19 February 2019
Corporate donors are beginning to shift their focus, from funding a wide range of projects for extended periods, to carefully selecting fewer projects that are closely aligned with their core business and are contributing to systemic social change. Sound exit strategies are crucial for ensuring that the NPOs and projects from which companies withdraw their support remain sustainable, says Trialogue Managing Editor, Zyaan Davids Anter.
According to CSI and sustainability consultancy Trialogue’s 2018 corporate social investment (CSI) research, most companies (39%) had one or two flagship projects. While this more focused approach is leading companies to engage their flagship projects more deeply and to commit their support for longer periods of time, it also means that companies are withdrawing support from less aligned non-profit organisations (NPOs) and projects – many of which have enjoyed long-standing relationships.
If not adequately planned and managed, the corporate withdrawal of support from an NPO or development project can have dire consequences – impacting lives, eroding relationships with communities and damaging corporate reputations.
Developing an exit strategy
Ideally, a company should plan its exit from a project or NPO at the outset of its involvement. It should engage project stakeholders, preferably before the start of a project, to promote a shared approach to responsible exiting and, since development work is complex and unpredictable, a reasonable degree of flexibility should be built into the exit process.
However, Trialogue’s 2018 CSI research found that 28% of companies did not have exit strategies for any of their CSI projects and that more than half of companies (59%) provided 12 months’ notice, or less, when exiting projects.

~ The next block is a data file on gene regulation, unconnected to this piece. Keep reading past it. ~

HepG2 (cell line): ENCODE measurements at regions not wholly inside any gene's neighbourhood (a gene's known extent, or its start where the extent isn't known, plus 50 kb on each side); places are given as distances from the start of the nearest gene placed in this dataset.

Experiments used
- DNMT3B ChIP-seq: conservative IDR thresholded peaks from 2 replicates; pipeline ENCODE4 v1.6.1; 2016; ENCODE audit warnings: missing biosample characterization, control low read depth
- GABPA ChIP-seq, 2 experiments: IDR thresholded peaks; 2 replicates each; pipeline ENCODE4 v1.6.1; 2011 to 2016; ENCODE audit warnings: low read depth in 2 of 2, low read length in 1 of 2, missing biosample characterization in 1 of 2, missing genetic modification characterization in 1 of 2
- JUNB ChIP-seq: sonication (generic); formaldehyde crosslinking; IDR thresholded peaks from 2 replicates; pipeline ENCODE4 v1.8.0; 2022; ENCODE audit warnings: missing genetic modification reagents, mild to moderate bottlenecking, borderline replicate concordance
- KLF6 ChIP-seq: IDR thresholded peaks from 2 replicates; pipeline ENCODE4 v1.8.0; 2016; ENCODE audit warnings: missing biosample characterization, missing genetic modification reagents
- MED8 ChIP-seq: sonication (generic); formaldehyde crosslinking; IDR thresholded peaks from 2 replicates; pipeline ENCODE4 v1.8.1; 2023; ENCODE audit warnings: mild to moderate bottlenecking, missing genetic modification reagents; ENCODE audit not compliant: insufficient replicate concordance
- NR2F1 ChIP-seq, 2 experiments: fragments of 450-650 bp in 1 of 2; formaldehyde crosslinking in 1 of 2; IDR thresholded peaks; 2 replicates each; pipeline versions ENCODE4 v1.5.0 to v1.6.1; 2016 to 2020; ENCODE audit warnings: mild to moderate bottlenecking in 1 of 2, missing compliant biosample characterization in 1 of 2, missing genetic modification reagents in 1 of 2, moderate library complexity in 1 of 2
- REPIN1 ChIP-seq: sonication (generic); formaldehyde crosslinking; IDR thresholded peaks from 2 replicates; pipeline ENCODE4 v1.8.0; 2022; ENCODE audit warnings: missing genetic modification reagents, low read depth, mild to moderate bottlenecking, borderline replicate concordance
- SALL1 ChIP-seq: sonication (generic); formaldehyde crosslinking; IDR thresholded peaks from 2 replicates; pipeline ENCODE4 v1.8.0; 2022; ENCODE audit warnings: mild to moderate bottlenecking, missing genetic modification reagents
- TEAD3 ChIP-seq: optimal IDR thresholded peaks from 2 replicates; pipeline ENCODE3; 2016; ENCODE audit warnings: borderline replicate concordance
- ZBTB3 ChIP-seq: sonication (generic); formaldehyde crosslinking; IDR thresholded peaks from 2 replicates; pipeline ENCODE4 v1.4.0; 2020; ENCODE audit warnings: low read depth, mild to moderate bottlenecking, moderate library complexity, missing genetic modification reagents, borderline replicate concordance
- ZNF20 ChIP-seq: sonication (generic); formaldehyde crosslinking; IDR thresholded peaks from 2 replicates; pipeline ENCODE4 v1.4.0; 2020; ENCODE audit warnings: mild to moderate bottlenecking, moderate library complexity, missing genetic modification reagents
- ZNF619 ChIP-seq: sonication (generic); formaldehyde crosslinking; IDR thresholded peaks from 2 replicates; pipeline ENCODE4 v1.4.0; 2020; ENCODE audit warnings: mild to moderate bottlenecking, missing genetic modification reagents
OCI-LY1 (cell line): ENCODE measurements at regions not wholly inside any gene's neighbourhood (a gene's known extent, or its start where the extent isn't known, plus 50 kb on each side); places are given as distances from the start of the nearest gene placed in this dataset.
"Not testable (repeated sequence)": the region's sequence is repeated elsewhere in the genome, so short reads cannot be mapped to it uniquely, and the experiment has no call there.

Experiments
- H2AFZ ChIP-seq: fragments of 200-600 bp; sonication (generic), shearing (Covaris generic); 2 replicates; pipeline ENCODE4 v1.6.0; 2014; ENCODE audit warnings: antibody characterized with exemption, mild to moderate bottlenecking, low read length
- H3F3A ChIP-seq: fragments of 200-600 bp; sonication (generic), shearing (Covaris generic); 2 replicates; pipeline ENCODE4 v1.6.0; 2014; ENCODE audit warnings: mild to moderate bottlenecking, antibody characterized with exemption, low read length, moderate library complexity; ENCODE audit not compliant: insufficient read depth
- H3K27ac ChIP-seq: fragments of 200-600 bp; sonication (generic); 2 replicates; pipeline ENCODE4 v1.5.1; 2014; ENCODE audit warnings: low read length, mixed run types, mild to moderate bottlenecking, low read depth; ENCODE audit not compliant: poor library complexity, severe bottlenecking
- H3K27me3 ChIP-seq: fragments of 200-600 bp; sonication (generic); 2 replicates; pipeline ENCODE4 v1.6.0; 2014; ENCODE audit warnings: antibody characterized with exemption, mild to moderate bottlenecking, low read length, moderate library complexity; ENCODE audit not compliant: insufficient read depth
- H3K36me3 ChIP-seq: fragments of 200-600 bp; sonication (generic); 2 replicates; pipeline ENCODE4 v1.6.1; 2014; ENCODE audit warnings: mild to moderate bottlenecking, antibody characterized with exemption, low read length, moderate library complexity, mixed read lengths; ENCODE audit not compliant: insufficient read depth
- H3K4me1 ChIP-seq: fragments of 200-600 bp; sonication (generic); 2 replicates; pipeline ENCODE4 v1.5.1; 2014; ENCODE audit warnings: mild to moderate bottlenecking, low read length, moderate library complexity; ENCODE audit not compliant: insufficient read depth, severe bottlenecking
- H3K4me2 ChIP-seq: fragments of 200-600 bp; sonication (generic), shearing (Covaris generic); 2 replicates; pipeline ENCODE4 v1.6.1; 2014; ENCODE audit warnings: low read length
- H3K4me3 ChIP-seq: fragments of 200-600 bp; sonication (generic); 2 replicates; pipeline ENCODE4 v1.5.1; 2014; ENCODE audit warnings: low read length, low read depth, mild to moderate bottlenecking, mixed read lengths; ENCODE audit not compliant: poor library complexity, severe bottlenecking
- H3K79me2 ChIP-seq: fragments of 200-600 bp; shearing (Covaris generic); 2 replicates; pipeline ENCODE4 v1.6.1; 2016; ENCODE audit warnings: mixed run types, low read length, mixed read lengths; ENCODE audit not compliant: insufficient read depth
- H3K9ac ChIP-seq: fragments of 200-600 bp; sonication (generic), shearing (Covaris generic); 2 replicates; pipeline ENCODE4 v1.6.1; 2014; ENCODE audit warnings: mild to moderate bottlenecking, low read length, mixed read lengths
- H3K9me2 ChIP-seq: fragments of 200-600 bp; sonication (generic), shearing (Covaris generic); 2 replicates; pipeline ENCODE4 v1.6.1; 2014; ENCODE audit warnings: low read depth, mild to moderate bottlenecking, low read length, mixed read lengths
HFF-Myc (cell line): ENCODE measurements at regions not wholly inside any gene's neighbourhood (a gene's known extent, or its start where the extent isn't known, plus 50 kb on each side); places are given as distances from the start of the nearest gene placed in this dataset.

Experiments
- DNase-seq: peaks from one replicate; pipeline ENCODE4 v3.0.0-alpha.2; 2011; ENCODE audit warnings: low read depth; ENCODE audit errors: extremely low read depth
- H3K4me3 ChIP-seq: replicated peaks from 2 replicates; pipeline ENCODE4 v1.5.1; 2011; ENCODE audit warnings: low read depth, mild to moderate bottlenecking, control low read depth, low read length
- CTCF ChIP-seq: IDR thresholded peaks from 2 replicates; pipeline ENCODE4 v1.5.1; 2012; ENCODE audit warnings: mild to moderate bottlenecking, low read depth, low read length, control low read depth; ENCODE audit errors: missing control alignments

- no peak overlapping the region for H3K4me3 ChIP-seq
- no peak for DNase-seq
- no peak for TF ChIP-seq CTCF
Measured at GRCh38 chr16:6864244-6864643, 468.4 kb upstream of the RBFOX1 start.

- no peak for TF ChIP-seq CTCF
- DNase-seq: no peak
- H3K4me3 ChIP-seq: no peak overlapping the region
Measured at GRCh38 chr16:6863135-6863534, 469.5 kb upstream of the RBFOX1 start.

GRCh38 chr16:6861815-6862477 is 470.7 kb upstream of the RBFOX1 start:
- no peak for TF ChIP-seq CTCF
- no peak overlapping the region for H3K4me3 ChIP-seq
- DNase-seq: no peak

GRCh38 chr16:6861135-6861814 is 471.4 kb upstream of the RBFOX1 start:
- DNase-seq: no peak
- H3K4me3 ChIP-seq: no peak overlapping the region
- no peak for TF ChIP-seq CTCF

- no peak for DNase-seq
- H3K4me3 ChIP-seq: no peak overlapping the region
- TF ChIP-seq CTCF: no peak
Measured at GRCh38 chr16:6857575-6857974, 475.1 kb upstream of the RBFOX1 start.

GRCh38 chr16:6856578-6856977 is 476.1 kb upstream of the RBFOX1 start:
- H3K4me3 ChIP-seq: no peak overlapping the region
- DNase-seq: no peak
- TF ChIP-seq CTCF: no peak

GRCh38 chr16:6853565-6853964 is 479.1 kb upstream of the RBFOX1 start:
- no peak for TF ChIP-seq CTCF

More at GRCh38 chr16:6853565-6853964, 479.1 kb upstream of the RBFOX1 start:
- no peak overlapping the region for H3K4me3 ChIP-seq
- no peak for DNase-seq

An exit strategy should be clearly and consistently communicated and include time-bound targets, assigned responsibilities and a budget that accounts for the transition costs – such as the upskilling of NPO staff or community members. A well-planned exit strategy should also incorporate aspects of capacity building and knowledge sharing with the NPO and broader community.
If a company does not plan its exit at the outset of its involvement in a project, it should phase its exit so that the affected NPOs and communities have time to prepare and build up alternative sources of funding. An external evaluation can help to determine gaps that the company could potentially address before exiting.
C-SAFE, in a paper titled What we know about exit strategies – Practical guidance for developing exit strategies in the field, recommends asking the following questions to help define and articulate an exit strategy:
- What are the objectives of the exit strategy?
- What exit strategy is proposed for the programme or project?
- What will be the overall criteria for exiting?
- What exit activities (which are different from programme activities) need to be implemented to meet the exit criteria and to achieve the objectives of the exit strategy?
- What are the partner and stakeholder responsibilities that should be carried out when the exit takes effect?
- What are benchmarks for measuring the implementation and results of each exit activity?
- Who should monitor each benchmark and when should this monitoring take place?
- What is the budget for the exit strategy? Be sure to include costs for each exit
- activity, as well as for monitoring.
Financial exits that inspire transformative support